Actions have consequences… or at least they do for most people.  

If you haven’t heard that Will Smith slapped Chris Rock in the face, well, now you have. If you haven’t seen it, here’s the video.

What led to the incident was Rock’s joke about Smith’s wife, Jada, having a bald head. He made a comment about her being in “G.I. Jane 2,” and that was more than enough for Smith. The joke, albeit in poor taste, was not anywhere near the caliber it needed to be to warrant that reaction. It is important to remember that Ricky Gervais pretty much insulted all of Hollywood at his speech in 2020. 

So why has this led to a nearly three-day news cycle of coverage? Because people don’t understand when words can and cannot lead to violence. 

Here’s the thing, there is not *no* situation in which words do not warrant physical action. In the real world if someone calls for violence against you or you are threatened in any way, you have the right to defend yourself. 

While I cannot condone violence, Smith shows that words have consequences. 

Most of Twitter immediately took to actually defending Smith for standing up for his wife and her medical condition, alopecia, which is causing her hair loss. So, maybe he was right to defend his wife, and maybe that is an honorable thing to do in theory. Then again, perhaps the words shared with Rock after the slap, would have been enough. 

Jokes should be met with words, not with action. But what is the real point of all of this? 

While Smith has taught us that words have consequences, he has also unintentionally taught us that actions seem not to. More specifically, actions do not have severe consequences when you hold an elite status in society.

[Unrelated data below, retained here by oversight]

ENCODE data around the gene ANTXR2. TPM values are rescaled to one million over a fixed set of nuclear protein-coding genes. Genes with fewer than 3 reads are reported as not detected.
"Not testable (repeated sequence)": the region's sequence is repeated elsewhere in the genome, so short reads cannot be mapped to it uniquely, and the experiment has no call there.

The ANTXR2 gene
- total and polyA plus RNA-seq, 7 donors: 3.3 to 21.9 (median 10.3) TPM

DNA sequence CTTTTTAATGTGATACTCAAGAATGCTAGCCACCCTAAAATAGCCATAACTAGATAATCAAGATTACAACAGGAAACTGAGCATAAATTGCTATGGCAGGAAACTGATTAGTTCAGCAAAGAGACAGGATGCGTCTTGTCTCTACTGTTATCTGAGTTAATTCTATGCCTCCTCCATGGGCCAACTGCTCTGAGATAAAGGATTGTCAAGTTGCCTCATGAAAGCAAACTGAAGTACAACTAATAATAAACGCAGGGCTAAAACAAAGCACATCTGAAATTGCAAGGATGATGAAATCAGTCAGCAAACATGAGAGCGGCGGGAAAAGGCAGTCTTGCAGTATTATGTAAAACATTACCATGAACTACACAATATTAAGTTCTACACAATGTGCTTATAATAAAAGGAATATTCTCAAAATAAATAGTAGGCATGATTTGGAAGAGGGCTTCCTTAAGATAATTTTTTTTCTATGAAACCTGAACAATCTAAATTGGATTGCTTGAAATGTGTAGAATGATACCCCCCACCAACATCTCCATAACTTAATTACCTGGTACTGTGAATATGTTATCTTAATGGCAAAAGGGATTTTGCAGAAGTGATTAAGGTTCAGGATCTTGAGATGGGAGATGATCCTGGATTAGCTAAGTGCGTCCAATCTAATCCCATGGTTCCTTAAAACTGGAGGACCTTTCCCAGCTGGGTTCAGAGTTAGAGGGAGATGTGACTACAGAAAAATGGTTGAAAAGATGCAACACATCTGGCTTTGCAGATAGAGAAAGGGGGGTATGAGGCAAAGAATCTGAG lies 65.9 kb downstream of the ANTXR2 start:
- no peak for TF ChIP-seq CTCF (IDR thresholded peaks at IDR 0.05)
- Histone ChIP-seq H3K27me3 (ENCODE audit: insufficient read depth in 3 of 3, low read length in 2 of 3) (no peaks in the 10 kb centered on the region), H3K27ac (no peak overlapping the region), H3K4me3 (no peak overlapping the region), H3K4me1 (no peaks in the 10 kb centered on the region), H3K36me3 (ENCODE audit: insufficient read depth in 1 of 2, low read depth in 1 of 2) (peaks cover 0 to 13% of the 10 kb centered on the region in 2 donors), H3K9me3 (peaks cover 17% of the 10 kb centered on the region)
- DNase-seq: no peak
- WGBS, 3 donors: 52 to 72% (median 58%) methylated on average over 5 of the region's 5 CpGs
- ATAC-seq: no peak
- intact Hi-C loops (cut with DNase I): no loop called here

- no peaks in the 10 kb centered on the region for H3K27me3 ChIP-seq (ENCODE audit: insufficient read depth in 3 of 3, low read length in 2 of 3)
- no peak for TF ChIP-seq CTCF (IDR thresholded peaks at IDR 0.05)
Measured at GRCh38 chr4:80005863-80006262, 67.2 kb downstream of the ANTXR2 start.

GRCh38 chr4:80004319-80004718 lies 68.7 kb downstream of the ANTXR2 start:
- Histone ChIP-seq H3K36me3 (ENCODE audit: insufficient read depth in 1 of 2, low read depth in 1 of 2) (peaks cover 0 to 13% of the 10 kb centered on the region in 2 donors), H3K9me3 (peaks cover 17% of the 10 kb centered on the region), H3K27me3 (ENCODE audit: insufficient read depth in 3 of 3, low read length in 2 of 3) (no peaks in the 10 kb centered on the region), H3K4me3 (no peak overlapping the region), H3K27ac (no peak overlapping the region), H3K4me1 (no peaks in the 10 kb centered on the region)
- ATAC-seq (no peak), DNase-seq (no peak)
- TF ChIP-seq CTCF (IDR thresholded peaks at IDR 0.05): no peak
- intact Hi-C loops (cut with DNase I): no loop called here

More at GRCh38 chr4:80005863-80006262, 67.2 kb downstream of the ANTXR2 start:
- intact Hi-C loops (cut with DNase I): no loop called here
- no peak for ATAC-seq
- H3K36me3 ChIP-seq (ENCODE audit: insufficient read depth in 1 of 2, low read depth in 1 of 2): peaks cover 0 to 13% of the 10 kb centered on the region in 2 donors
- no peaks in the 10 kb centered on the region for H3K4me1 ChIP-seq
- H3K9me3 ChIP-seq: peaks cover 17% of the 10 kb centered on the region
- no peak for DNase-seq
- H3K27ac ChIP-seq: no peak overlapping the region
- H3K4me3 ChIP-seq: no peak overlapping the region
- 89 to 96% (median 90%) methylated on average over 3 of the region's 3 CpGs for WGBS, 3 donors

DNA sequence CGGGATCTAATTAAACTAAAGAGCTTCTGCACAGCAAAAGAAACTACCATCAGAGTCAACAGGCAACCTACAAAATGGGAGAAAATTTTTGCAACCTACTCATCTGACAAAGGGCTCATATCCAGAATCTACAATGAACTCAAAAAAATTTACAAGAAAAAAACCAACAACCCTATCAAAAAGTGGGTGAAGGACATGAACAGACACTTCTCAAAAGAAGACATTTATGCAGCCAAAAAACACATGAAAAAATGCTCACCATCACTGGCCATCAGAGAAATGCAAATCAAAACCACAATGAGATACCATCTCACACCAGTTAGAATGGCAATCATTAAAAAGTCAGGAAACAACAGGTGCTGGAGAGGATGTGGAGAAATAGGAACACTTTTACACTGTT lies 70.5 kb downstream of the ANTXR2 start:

Let’s take a look at a few examples. 

First, not all that long ago Whoopi Goldberg claimed that the Holocaust was not about race. Her punishment? A two week suspension from The View. After a nearly forced apology, Goldberg is back on air like it never happened. 

How about Alec Baldwin, the outspoken gun control activist? On the set of the movie “Rust,” Baldwin shot and killed Halyna Hutchins, and then failed to take responsibility for it. Though the movie is not being finished as of right now, the most trending news regarding Baldwin is that his wife is pregnant with their seventh child. Let me repeat that he shot and killed a woman. 

Finally, while there is no way to guarantee that Lori Loughlin got only a two month sentence because of her status, it is hard to see another person committing that crime and getting a light punishment. Then again, only someone of her status could even attempt to commit that crime. 

So, I suppose you can debate the morality of Smith’s actions in “defending” his wife. The legality of slapping someone across the face on national television unprovoked remained relatively clear, however. 

Not being escorted out of the event, winning Best Actor, giving a speech and not paying any repercussions beyond a public Instagram apology seems par for the course for celebrities. Even when the Oscars says they “don’t condone violence,” is letting him give a speech after winning an award really “not condoning” anything? 

Just try to imagine anyone else, not of status, slapping someone across the face and not paying repercussions. 

Maybe in the end, the lesson Smith taught us was not how to defend one’s wife, but to show us that we will never have the true privilege of getting away with something simply because we have status. 

Maybe Smith’s actions will reveal the true divide in America is not so much between the artificial sides we choose to draw, but between the status and symbol that comes with being a member of the Hollywood elite and the average citizen. Only once we acknowledge this divide will we realize that maybe celebrities are just people too, and they do not deserve the pedestal we put them on.  

In the meantime, Smith should consider not being the one up to no good, making trouble in his own neighborhood.